• @Haru17 said in The Odd Child:

    @thenerdtheword said in The Odd Child:

    @Haru17 said in The Odd Child:

    @thenerdtheword said in The Odd Child:

    @Haru17 said in The Odd Child:

    Mechanics don't age. Older open worlds, however, compare very poorly to their modern contemporaries.

    It would be very easy to say, look at the open worlds for games like Watchdogs and Mafia 3 and then compare them to Wind Waker with WW coming out on top by a large margin. I much prefer a bright colourful game world with character rather than a dreary husk that is there to hit a checkbox.

    But at that point you're just spouting value judgements in place of actually comparing the open worlds. The Wind Waker's is aflat ocean with maybe four different random events (sharks, barrels, octoroks, ships). There are 49 small patches of land, most having caves, with a lot of useless treasure and pirate lookouts around.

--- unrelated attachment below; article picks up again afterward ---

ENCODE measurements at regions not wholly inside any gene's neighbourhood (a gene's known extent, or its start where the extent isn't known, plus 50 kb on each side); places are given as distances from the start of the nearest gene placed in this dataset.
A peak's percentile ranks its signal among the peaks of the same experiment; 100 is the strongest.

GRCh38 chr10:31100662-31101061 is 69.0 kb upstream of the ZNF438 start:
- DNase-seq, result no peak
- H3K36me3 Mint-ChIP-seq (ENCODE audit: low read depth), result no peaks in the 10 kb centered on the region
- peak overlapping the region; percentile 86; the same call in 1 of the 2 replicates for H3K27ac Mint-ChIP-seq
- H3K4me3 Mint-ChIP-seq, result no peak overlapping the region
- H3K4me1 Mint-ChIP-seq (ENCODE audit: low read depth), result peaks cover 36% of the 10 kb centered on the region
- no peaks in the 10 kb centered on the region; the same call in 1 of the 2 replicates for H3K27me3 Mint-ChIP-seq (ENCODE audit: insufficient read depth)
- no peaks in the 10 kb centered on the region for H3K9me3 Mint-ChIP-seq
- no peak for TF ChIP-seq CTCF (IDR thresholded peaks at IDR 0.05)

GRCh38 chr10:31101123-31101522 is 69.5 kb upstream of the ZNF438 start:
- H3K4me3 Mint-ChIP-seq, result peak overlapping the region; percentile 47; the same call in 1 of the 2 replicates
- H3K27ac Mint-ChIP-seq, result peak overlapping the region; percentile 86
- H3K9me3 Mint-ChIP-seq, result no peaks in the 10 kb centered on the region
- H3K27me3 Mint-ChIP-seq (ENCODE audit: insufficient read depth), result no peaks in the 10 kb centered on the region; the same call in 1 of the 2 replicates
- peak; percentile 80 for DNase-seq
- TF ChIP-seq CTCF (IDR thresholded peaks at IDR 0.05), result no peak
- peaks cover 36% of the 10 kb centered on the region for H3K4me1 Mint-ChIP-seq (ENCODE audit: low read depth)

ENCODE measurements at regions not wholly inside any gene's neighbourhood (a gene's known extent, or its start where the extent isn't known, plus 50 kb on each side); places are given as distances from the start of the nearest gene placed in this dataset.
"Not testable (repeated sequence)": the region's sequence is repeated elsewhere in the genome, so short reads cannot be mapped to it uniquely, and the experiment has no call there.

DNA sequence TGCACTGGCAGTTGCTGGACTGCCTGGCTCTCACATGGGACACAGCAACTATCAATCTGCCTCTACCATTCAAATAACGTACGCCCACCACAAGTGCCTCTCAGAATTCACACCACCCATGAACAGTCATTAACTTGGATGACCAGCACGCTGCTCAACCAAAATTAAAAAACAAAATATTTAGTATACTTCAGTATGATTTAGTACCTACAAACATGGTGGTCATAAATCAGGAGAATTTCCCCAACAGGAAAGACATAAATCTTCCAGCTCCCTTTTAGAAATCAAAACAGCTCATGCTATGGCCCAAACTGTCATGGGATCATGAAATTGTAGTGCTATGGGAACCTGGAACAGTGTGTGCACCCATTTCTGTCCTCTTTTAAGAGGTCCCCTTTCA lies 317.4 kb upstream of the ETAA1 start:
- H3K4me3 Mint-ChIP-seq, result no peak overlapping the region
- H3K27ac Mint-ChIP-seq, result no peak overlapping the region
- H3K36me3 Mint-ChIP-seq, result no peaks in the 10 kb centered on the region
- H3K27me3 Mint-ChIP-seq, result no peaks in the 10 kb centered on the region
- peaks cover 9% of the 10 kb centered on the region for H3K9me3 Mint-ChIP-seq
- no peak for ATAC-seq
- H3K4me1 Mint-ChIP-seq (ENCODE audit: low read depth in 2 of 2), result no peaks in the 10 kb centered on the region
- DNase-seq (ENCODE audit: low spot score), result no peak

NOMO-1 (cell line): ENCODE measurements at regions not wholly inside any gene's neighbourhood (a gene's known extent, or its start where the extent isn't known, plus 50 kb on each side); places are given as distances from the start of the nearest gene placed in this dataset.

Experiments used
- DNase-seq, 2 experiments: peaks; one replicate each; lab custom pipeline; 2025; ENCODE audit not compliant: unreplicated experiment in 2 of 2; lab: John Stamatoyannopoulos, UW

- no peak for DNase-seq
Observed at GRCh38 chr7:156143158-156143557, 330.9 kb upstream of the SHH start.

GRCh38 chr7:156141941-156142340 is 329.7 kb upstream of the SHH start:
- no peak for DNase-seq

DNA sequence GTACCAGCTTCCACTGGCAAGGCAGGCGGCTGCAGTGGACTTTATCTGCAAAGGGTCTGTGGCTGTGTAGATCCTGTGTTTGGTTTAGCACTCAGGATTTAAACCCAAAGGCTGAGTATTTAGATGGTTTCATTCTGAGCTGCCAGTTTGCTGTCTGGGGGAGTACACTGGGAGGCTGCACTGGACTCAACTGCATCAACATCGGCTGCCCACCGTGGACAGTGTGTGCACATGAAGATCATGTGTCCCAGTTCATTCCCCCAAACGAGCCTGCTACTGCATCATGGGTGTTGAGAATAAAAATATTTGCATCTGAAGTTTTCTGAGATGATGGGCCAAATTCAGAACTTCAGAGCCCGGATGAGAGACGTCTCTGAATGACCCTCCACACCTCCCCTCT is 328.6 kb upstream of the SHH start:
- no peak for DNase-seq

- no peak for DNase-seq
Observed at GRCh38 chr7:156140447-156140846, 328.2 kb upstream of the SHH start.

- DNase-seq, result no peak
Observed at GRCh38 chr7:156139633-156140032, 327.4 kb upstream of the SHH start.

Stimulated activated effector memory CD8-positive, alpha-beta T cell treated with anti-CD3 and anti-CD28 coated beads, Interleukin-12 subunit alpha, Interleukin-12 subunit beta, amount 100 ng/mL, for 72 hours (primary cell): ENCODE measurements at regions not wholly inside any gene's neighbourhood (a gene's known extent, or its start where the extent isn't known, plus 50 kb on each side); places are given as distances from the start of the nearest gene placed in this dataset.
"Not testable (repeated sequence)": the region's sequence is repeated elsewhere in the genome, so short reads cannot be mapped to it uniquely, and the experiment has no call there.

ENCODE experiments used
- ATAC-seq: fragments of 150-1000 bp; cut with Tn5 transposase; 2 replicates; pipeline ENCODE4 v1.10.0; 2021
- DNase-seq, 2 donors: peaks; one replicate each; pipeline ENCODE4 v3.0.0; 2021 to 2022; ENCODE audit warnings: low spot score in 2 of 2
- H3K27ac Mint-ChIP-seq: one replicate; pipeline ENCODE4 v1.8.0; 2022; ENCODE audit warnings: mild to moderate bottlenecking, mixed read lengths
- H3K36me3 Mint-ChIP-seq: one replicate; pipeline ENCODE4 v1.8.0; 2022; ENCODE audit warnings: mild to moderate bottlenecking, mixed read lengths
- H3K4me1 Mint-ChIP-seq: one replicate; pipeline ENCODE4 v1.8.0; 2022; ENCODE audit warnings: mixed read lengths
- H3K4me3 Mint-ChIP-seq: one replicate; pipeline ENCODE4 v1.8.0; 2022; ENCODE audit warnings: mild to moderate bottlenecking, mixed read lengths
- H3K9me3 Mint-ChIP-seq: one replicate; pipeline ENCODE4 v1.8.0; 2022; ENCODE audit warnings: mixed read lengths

I think it would be hard to say that even the worst modern open worlds which you've hand-selected wouldn't beat that in straight level design.

    Events might be less numerous and repetitive but overall it In modern open world design far to many devs use it to add unneeded content to a game.

    ...But The Wind Waker is exacly like that. Even disregarding the Triforce quest — which never really bugged me — the treasure charts, spoils bag items, and copied features in the open world are all unnessecary, filler content. Those aren't Zelda at all, they're The Wind Waker reaching toward typical open world features.